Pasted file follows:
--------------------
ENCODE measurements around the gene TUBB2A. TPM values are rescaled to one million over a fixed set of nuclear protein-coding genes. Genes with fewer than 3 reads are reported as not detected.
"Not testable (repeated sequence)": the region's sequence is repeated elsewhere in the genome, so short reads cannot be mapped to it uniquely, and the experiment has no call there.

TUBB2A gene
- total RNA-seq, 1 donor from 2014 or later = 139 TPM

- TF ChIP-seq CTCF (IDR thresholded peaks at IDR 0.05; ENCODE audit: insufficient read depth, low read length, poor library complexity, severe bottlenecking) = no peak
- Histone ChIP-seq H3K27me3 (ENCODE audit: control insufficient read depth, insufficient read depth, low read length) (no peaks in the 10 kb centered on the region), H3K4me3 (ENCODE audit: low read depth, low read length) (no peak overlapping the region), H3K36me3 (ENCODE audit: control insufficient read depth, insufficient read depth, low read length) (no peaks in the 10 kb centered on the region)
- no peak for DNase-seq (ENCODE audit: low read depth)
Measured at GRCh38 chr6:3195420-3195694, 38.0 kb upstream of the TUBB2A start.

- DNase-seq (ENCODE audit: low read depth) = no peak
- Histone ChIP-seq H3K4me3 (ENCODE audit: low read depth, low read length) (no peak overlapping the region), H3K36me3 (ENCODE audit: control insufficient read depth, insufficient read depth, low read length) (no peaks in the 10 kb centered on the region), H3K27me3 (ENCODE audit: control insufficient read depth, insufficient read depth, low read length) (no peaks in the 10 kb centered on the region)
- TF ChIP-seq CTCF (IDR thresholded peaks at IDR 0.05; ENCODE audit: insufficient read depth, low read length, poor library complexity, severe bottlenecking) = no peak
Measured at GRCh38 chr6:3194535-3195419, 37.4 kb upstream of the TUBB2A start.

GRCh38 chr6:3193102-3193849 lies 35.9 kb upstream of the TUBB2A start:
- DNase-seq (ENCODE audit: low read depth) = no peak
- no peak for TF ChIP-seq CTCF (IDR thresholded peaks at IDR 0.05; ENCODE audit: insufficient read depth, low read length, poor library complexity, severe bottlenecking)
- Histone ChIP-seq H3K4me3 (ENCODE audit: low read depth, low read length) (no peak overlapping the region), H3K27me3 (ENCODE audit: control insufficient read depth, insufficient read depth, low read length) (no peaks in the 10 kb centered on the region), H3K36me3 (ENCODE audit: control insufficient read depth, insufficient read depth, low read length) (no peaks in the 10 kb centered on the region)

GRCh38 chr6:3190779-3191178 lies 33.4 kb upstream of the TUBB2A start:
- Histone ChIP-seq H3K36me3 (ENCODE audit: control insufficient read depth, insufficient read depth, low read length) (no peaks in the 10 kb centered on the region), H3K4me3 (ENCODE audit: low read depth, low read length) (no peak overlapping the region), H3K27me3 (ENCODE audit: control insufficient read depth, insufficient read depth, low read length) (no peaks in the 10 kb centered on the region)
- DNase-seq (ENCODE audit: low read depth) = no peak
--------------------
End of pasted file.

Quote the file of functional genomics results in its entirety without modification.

ENCODE measurements around the gene TUBB2A. TPM values are rescaled to one million over a fixed set of nuclear protein-coding genes. Genes with fewer than 3 reads are reported as not detected.
"Not testable (repeated sequence)": the region's sequence is repeated elsewhere in the genome, so short reads cannot be mapped to it uniquely, and the experiment has no call there.

TUBB2A gene
- total RNA-seq, 1 donor from 2014 or later = 139 TPM

- TF ChIP-seq CTCF (IDR thresholded peaks at IDR 0.05; ENCODE audit: insufficient read depth, low read length, poor library complexity, severe bottlenecking) = no peak
- Histone ChIP-seq H3K27me3 (ENCODE audit: control insufficient read depth, insufficient read depth, low read length) (no peaks in the 10 kb centered on the region), H3K4me3 (ENCODE audit: low read depth, low read length) (no peak overlapping the region), H3K36me3 (ENCODE audit: control insufficient read depth, insufficient read depth, low read length) (no peaks in the 10 kb centered on the region)
- no peak for DNase-seq (ENCODE audit: low read depth)
Measured at GRCh38 chr6:3195420-3195694, 38.0 kb upstream of the TUBB2A start.

- DNase-seq (ENCODE audit: low read depth) = no peak
- Histone ChIP-seq H3K4me3 (ENCODE audit: low read depth, low read length) (no peak overlapping the region), H3K36me3 (ENCODE audit: control insufficient read depth, insufficient read depth, low read length) (no peaks in the 10 kb centered on the region), H3K27me3 (ENCODE audit: control insufficient read depth, insufficient read depth, low read length) (no peaks in the 10 kb centered on the region)
- TF ChIP-seq CTCF (IDR thresholded peaks at IDR 0.05; ENCODE audit: insufficient read depth, low read length, poor library complexity, severe bottlenecking) = no peak
Measured at GRCh38 chr6:3194535-3195419, 37.4 kb upstream of the TUBB2A start.

GRCh38 chr6:3193102-3193849 lies 35.9 kb upstream of the TUBB2A start:
- DNase-seq (ENCODE audit: low read depth) = no peak
- no peak for TF ChIP-seq CTCF (IDR thresholded peaks at IDR 0.05; ENCODE audit: insufficient read depth, low read length, poor library complexity, severe bottlenecking)
- Histone ChIP-seq H3K4me3 (ENCODE audit: low read depth, low read length) (no peak overlapping the region), H3K27me3 (ENCODE audit: control insufficient read depth, insufficient read depth, low read length) (no peaks in the 10 kb centered on the region), H3K36me3 (ENCODE audit: control insufficient read depth, insufficient read depth, low read length) (no peaks in the 10 kb centered on the region)

GRCh38 chr6:3190779-3191178 lies 33.4 kb upstream of the TUBB2A start:
- Histone ChIP-seq H3K36me3 (ENCODE audit: control insufficient read depth, insufficient read depth, low read length) (no peaks in the 10 kb centered on the region), H3K4me3 (ENCODE audit: low read depth, low read length) (no peak overlapping the region), H3K27me3 (ENCODE audit: control insufficient read depth, insufficient read depth, low read length) (no peaks in the 10 kb centered on the region)
- DNase-seq (ENCODE audit: low read depth) = no peak